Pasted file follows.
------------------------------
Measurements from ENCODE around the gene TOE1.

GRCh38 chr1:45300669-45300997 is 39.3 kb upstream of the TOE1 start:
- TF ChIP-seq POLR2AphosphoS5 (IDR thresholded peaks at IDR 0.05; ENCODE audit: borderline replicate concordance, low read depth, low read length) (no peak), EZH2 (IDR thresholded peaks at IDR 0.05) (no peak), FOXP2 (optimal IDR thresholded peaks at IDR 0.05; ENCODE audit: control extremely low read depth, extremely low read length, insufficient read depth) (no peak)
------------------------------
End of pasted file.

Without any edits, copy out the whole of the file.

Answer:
Measurements from ENCODE around the gene TOE1.

GRCh38 chr1:45300669-45300997 is 39.3 kb upstream of the TOE1 start:
- TF ChIP-seq POLR2AphosphoS5 (IDR thresholded peaks at IDR 0.05; ENCODE audit: borderline replicate concordance, low read depth, low read length) (no peak), EZH2 (IDR thresholded peaks at IDR 0.05) (no peak), FOXP2 (optimal IDR thresholded peaks at IDR 0.05; ENCODE audit: control extremely low read depth, extremely low read length, insufficient read depth) (no peak)